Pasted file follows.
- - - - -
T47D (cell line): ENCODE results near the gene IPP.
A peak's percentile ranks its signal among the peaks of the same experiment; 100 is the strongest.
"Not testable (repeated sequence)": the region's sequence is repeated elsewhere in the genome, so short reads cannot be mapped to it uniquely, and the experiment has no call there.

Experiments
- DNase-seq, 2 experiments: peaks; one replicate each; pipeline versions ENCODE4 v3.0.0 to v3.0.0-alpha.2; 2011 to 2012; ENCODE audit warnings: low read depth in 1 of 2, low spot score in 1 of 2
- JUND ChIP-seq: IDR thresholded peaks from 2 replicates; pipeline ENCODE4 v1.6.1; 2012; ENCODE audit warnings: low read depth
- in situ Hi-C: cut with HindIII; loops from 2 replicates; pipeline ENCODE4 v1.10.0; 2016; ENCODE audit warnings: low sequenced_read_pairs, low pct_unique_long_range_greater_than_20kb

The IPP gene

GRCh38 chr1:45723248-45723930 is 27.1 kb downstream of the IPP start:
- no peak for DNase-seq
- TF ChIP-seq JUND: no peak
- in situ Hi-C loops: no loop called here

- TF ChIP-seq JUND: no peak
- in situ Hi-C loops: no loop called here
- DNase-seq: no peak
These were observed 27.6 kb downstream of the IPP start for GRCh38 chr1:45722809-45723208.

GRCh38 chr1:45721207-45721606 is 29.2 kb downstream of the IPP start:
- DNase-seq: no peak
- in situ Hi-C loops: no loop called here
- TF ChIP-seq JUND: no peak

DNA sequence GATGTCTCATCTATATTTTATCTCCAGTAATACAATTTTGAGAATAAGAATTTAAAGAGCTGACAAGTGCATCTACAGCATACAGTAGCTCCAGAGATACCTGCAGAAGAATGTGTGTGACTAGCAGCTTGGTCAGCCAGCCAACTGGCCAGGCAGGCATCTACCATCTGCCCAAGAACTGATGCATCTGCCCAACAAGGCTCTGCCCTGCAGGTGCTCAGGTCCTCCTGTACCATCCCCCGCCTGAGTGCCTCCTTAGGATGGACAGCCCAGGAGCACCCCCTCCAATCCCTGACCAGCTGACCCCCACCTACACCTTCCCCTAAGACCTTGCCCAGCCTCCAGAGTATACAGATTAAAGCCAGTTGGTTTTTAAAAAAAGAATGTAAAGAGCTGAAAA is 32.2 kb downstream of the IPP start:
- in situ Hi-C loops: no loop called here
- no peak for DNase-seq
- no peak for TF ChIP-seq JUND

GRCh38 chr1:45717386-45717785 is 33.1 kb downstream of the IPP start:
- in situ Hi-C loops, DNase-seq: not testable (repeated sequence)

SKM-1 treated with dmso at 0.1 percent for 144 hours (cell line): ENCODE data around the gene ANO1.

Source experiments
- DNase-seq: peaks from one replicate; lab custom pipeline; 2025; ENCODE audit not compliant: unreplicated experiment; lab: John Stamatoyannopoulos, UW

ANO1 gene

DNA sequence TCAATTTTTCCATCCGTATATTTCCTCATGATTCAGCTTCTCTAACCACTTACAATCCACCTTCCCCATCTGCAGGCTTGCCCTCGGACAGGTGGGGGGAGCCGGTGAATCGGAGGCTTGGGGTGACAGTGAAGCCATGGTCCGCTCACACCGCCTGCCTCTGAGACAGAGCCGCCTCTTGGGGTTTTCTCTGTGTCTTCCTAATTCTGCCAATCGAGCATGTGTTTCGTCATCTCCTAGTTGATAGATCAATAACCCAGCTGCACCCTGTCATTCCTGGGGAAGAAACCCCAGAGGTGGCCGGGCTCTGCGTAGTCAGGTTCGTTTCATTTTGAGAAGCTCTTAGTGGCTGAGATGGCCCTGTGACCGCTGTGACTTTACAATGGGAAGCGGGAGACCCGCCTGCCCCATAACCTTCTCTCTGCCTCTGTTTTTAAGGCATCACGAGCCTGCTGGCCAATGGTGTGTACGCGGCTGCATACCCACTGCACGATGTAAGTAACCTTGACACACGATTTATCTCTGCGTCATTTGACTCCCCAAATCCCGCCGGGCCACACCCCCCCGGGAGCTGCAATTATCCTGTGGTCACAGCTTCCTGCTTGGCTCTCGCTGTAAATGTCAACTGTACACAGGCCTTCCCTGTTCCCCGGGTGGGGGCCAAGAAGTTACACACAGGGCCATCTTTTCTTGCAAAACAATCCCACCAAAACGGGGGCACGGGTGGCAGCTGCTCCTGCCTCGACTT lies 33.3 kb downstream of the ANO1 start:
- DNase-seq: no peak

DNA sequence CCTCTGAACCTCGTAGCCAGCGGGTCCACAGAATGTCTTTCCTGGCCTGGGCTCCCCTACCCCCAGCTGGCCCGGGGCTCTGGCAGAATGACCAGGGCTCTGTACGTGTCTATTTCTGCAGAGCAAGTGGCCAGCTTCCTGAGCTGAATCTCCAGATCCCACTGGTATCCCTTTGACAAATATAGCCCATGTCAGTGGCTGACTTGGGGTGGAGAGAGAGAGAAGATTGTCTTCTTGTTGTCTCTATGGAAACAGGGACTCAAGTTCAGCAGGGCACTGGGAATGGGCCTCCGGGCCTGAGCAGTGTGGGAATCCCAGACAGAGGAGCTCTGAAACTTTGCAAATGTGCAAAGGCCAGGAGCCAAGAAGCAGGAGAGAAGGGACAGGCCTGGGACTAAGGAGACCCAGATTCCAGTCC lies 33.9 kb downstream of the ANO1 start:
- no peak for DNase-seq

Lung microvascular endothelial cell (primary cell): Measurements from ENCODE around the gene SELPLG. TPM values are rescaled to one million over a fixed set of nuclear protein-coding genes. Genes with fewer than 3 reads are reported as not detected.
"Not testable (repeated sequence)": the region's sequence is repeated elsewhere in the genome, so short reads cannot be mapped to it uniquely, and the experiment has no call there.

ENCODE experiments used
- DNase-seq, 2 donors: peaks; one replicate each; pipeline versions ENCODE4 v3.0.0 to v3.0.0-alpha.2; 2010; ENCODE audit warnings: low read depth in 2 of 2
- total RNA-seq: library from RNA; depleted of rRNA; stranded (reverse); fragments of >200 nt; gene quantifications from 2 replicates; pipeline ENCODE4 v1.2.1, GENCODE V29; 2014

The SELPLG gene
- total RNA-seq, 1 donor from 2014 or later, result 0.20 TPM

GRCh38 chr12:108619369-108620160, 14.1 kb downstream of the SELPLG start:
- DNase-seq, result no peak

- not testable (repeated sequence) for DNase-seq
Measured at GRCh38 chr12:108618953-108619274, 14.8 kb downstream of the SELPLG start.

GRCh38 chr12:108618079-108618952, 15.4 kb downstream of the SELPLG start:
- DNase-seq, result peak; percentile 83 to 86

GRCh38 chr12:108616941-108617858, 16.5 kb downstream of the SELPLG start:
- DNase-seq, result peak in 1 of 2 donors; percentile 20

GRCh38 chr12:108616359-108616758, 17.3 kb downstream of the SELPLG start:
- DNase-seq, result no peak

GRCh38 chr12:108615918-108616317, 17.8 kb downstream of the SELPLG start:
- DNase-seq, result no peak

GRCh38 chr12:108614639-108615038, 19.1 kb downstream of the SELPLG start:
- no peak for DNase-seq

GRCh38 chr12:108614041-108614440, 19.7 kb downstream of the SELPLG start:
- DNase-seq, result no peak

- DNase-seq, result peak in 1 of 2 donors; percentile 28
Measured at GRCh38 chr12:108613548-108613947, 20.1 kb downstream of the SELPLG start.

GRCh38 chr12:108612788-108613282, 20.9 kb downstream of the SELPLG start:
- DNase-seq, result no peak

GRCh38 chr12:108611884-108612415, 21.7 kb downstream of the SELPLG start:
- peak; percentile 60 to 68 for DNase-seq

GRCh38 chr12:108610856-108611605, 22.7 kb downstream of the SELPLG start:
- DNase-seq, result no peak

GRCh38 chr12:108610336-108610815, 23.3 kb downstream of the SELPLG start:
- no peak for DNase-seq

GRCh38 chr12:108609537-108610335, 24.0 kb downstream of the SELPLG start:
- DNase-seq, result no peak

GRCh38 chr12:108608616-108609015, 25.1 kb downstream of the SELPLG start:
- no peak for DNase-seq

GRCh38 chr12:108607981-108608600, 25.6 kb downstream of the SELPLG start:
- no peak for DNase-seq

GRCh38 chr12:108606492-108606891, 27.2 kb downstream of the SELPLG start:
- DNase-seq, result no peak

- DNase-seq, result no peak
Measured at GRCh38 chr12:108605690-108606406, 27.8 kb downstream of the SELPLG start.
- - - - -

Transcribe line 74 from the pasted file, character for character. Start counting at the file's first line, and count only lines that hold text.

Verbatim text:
GRCh38 chr12:108606492-108606891, 27.2 kb downstream of the SELPLG start: